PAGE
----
ould only cause the prosecution of the war with renewed vigor.
We felt that the South had sustained great reverses, but at no time did we feel a more imperative duty to prosecute our work with vigor.
Between June 2 and June 28, inclusive, we captured twenty-four whaling vessels, viz.: William Thompson, Euphrates, Milo, Sophia Thornton, Jireh Swift, Susan Abigail, General Williams, Nimrod, Nye, Catherine, General Pike, Gipsey, Isabella, Waverley, Hillman, James Murray, Nassau, Brunswick, Howland, Martha, Congress, Nile, Favorite and Covington, of which three, viz.: Milo, James Murray and Nile, were bonded and the others burned, and all prisoners put on board the bonded vessels, with ample provisions taken from the vessels destroyed for their support.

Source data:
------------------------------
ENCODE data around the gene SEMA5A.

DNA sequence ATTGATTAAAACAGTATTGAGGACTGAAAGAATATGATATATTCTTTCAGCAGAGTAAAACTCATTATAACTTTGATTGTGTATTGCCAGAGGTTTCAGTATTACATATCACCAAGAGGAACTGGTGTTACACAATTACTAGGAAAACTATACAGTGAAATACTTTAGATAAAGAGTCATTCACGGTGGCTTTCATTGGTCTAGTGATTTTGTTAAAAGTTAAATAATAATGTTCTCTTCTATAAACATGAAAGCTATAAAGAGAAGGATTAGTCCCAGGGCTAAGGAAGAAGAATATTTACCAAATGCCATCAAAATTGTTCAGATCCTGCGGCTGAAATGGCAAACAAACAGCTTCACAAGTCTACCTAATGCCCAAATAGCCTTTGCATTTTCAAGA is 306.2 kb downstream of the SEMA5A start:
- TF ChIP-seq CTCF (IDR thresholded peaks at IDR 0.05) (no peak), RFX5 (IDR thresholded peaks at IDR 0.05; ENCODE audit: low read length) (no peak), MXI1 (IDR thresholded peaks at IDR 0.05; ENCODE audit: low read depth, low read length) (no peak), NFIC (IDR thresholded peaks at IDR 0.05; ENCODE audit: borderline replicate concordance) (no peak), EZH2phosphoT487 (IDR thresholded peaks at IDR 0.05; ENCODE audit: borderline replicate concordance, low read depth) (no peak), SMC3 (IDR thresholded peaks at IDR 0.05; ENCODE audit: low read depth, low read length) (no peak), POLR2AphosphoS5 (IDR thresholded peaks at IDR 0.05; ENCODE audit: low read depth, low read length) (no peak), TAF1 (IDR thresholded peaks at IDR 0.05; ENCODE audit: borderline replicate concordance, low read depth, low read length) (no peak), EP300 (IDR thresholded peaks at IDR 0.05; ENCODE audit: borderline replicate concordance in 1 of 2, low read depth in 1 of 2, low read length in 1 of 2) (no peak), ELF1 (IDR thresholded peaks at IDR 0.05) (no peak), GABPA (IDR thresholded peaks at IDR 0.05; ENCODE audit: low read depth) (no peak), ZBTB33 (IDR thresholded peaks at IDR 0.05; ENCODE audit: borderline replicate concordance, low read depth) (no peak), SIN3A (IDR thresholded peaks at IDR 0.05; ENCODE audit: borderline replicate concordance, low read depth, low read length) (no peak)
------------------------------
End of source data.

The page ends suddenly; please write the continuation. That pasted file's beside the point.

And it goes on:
Eleven of the enumerated vessels were captured on June 28.
These were our last prizes.
Some of the prisoners expressed their opinion, on the strength of the papers brought by the Susan Abigail, of General Lee's surrender, that war m